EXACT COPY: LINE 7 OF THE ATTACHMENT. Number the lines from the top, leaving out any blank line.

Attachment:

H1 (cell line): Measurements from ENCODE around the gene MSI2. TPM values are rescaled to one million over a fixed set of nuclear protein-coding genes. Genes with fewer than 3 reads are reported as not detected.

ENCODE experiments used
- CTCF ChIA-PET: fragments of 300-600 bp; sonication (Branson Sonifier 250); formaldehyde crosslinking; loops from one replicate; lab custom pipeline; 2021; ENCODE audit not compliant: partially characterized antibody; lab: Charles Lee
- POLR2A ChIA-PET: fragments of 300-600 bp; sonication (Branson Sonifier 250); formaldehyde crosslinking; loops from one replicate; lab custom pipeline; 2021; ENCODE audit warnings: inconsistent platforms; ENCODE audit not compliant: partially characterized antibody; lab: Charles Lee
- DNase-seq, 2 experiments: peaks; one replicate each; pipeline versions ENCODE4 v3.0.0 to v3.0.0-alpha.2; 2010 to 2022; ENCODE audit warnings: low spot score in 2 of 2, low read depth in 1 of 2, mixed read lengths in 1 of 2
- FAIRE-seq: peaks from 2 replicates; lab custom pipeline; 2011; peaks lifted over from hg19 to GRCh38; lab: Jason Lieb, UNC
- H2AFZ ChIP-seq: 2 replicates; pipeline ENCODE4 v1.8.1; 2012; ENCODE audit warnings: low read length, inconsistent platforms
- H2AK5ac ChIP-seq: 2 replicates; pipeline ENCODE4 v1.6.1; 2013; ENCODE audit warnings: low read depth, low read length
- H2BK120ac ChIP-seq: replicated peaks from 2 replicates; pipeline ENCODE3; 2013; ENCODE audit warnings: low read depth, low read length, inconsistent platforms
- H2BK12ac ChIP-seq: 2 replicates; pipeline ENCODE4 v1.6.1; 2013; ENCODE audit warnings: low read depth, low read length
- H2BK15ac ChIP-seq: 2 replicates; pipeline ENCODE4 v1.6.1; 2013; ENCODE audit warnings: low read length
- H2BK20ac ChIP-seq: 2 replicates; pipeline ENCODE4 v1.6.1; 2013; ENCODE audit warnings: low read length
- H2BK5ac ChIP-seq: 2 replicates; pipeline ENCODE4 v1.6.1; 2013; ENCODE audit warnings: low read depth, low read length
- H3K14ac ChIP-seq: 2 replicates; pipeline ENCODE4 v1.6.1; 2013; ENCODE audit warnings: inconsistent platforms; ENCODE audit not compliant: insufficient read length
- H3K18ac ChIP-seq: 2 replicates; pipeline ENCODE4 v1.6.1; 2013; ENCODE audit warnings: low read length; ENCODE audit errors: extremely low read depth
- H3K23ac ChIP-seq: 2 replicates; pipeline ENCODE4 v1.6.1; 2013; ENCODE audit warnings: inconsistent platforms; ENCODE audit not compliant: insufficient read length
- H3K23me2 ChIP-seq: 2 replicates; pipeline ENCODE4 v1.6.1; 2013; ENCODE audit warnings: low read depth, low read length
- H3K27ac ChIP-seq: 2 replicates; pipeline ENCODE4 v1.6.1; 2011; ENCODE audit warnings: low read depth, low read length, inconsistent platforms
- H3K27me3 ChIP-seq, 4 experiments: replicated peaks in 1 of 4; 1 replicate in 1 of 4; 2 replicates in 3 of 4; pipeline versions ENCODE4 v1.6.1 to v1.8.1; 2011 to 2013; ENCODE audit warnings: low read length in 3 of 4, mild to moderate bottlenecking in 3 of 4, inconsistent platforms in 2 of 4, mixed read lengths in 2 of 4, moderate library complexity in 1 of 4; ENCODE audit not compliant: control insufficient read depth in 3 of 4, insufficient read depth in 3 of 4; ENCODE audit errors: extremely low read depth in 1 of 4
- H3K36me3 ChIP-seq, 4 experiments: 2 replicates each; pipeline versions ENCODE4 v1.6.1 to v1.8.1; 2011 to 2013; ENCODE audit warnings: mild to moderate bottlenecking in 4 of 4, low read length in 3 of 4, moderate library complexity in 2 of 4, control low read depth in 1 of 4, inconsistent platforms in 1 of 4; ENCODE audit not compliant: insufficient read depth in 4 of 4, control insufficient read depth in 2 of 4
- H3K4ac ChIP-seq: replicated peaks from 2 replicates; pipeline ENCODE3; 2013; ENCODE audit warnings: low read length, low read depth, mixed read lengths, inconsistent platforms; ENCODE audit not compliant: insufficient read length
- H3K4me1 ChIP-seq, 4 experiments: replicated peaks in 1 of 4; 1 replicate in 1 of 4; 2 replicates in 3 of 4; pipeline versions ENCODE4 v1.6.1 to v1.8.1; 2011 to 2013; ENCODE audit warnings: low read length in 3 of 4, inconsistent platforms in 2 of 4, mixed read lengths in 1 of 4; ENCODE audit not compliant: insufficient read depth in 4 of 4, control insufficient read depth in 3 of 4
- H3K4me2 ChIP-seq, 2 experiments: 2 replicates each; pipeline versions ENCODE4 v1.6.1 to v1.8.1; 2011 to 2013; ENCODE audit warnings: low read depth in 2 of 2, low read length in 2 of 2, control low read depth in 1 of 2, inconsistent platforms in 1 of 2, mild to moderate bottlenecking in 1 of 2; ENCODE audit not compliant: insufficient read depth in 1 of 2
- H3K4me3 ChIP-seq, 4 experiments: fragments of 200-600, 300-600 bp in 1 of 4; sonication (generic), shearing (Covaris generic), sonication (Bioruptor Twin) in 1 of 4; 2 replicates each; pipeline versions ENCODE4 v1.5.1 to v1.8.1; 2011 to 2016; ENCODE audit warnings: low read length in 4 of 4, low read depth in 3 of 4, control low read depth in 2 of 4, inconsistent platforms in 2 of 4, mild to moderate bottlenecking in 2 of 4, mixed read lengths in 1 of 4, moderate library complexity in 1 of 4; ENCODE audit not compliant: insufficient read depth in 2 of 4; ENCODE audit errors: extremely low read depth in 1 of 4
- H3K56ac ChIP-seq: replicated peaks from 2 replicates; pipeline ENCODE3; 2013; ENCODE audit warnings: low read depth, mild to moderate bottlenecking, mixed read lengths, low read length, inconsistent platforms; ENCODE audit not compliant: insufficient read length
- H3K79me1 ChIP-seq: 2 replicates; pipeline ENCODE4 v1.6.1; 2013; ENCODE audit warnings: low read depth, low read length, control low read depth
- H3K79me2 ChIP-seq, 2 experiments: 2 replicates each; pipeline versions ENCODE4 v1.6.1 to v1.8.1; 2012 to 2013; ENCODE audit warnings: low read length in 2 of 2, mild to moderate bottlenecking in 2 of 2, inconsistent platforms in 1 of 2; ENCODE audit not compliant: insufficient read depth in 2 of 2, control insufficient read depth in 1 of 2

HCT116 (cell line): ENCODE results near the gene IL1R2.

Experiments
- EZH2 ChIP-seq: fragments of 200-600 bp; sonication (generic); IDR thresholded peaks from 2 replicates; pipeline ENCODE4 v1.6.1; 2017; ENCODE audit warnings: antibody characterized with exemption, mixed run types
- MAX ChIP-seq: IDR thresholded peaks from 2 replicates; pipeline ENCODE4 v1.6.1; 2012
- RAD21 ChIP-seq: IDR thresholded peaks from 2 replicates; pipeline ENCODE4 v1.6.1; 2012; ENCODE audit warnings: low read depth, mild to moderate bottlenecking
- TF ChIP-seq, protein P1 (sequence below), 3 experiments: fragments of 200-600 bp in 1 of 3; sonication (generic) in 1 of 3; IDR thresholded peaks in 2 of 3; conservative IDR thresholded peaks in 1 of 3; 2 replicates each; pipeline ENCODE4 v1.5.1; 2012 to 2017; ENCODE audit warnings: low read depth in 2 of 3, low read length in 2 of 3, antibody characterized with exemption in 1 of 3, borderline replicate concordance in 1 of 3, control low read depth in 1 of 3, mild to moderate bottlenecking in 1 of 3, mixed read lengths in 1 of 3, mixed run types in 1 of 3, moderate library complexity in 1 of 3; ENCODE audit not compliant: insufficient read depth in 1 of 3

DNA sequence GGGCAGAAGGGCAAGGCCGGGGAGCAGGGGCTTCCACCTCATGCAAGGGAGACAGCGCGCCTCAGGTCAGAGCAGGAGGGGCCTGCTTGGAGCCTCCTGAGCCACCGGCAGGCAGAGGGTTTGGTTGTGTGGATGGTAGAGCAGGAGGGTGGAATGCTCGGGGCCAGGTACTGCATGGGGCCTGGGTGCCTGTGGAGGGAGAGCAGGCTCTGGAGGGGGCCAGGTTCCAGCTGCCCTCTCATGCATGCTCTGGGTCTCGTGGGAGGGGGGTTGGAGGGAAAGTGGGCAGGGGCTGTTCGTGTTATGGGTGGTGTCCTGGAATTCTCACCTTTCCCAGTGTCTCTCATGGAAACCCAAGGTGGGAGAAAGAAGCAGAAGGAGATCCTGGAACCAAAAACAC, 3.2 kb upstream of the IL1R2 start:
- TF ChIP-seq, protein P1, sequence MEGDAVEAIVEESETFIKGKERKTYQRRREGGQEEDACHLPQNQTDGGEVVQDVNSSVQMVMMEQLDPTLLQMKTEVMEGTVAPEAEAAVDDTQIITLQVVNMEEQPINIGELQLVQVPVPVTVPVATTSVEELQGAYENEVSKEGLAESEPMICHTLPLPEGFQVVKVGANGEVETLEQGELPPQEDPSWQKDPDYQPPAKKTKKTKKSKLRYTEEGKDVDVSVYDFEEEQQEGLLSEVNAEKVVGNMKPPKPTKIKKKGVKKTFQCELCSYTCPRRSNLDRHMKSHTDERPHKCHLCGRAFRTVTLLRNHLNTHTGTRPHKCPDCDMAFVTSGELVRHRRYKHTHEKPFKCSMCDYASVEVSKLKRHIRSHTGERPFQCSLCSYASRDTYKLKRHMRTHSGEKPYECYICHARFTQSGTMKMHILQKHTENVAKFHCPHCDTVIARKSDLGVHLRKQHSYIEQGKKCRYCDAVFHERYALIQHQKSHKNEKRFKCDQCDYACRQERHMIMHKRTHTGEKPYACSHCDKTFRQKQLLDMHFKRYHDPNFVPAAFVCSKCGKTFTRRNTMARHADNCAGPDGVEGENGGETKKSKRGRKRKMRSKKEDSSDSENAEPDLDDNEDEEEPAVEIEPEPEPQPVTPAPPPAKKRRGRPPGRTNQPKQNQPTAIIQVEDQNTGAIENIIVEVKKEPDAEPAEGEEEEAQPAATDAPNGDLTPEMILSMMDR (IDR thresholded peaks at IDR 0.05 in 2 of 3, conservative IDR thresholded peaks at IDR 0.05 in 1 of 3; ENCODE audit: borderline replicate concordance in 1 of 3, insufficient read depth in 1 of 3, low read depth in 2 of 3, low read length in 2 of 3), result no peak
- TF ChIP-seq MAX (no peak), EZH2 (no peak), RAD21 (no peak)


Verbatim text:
- H2AFZ ChIP-seq: 2 replicates; pipeline ENCODE4 v1.8.1; 2012; ENCODE audit warnings: low read length, inconsistent platforms